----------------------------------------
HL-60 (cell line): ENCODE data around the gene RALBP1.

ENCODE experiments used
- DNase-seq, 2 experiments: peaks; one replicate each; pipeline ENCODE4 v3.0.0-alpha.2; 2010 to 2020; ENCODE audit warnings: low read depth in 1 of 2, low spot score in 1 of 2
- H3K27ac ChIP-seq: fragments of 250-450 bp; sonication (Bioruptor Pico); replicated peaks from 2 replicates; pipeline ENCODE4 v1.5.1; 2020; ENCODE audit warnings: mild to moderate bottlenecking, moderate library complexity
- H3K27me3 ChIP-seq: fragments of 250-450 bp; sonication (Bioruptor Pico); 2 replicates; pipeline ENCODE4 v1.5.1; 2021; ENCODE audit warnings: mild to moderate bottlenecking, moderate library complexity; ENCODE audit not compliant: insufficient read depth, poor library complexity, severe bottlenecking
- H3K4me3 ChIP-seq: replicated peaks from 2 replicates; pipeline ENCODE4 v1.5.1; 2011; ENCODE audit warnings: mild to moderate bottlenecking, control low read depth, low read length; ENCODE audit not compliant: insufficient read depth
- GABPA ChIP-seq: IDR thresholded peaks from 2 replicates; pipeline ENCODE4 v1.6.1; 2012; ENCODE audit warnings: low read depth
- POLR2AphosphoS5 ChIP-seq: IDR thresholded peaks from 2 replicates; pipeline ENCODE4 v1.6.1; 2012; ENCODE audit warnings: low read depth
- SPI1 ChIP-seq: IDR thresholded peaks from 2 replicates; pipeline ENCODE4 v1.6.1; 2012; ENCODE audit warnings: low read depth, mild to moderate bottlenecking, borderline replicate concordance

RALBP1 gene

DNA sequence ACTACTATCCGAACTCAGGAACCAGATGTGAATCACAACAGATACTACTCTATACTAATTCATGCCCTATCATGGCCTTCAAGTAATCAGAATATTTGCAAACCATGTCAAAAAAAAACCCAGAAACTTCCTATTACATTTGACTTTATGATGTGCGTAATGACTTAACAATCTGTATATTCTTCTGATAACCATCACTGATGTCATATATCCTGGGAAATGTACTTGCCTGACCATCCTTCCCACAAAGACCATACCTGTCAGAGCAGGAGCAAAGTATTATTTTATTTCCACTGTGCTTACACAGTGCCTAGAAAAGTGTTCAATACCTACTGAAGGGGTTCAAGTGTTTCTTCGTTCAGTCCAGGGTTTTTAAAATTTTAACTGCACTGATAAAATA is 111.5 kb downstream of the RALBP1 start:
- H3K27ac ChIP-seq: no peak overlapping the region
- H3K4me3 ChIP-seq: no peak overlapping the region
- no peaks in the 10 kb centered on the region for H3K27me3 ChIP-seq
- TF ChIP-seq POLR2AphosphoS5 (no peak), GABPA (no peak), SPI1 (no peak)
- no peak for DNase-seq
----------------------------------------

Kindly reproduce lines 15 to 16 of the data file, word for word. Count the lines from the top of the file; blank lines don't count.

- TF ChIP-seq POLR2AphosphoS5 (no peak), GABPA (no peak), SPI1 (no peak)
- no peak for DNase-seq